I’ve noticed that a lot of times in the gigs that are gonna go great, I’ve got the most nerves. You know? You can call it nervousness, but it’s energy. The ancestors live in that energy. We all have ancestors who are speaking to us if we would only listen.
I’ve required that my students write about who are your poetry ancestors, who are your mystic ancestors, who are your bass ancestors or saxophone ancestors. And you know, that’s a way of study. Who are the ancestors of a C sharp suspended chord? You know? Who’s in that chord that I’m singing? It’s like that.
And that reminds me of your poem “I Give You Back,” where you end up embracing your fear before releasing it.
I’ve learned to try to do this every day, but I first learned it through the stage fright process. I learned to make the stage my heart. Then I learned to extend that out to the whole room, the whole building, and be grounded in the earth and to make those connections before a performance. Sometimes I have the luxury of walking the whole perimeter [before a gig], and other times I get there late because of delayed flights and almost have to be pushed right out onstage. But still, it helps me to see that it is my heart.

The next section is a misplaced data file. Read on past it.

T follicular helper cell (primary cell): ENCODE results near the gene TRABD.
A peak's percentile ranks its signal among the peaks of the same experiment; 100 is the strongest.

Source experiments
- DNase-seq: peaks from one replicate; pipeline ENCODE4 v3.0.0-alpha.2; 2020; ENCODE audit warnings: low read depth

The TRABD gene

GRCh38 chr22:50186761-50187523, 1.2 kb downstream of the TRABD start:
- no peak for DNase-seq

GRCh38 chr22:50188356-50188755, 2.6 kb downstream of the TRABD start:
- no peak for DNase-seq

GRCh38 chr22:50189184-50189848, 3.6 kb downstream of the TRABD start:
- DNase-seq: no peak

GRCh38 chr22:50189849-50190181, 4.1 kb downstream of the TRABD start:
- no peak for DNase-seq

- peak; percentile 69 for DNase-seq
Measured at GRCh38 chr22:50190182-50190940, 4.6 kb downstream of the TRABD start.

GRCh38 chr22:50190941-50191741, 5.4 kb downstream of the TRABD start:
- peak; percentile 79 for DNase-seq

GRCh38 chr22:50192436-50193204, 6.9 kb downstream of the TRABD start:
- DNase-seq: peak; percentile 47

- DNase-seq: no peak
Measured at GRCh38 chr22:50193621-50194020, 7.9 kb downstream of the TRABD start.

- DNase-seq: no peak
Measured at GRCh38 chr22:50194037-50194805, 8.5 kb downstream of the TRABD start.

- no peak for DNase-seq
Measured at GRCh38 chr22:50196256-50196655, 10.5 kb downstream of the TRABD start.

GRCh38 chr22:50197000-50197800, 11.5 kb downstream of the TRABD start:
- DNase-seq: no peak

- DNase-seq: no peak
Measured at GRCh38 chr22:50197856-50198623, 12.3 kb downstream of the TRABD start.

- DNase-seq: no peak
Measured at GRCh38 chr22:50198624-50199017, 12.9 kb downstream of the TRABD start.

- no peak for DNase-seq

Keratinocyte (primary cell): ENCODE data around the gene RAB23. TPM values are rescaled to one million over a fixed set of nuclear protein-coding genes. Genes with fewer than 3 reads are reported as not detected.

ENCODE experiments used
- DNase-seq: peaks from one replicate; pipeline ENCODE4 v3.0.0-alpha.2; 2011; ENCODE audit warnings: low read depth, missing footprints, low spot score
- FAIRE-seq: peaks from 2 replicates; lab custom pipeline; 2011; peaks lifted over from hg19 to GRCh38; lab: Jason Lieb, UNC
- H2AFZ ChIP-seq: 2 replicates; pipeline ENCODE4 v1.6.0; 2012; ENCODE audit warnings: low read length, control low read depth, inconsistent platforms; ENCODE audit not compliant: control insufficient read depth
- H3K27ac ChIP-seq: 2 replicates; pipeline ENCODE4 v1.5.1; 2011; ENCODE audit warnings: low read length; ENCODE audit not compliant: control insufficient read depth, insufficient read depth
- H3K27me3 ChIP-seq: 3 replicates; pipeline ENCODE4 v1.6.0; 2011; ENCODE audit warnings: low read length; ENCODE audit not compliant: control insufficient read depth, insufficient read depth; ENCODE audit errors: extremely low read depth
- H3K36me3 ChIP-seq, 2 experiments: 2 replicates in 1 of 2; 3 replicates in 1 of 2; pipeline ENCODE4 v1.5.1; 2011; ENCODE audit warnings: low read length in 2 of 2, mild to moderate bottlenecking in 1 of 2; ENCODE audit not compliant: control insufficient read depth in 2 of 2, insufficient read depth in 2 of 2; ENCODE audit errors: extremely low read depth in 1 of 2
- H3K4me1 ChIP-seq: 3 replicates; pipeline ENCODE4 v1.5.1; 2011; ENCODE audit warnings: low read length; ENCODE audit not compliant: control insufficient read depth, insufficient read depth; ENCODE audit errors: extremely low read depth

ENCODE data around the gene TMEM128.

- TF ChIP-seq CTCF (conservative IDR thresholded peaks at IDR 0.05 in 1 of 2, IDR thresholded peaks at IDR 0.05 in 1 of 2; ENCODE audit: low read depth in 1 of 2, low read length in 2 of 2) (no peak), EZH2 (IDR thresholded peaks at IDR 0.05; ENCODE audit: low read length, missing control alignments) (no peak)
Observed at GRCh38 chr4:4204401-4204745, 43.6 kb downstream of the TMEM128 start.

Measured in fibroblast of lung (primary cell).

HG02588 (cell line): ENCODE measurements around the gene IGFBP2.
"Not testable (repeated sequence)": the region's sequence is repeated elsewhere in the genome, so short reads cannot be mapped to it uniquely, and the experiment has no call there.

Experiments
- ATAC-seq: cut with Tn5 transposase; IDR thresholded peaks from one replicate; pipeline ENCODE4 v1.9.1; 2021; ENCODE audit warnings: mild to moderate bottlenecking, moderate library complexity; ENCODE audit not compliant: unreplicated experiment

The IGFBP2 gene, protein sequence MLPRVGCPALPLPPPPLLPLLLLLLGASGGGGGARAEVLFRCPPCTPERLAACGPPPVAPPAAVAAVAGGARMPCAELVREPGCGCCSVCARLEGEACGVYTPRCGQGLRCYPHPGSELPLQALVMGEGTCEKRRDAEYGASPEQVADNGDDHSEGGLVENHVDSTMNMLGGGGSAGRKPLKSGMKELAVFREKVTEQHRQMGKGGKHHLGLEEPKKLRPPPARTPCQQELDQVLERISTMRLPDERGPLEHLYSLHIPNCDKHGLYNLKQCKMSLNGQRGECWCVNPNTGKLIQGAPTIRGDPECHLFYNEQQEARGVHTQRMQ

And the other practice is—and I think this works for everything—I just listen to the music. If I listen to the music, I’m fine. And during the day, also, just taking time to listen to the day itself. Listen to your spirit and listen to the trees. Listen to the earth. We all have ancestors who are speaking to us if we would only listen.
A Map to the Next World
BY JOY HARJO
for Desiray Kierra Chee
In the last days of the fourth world I wished to make a map for those who would climb through the hole in the sky.
My only tools were the desires of humans as they emerged from the killing fields, from the bedrooms and the kitchens.
For the soul is a wanderer with many hands and feet.
The map must be of sand and can’t be read by ordinary light. It must carry fire to the next tribal town, for renewal of spirit.
In the legend are instructions on the language of the land, how it was we forgot to acknowledge the gift, as if we were not in it or of it.
Take note of the proliferation of supermarkets and malls, the altars of money. They best describe the detour from grace.
Keep track of the errors of our forgetfulness; the fog steals our children while we sleep.
Flowers of rage spring up in the depression. Monsters are born there of nuclear anger.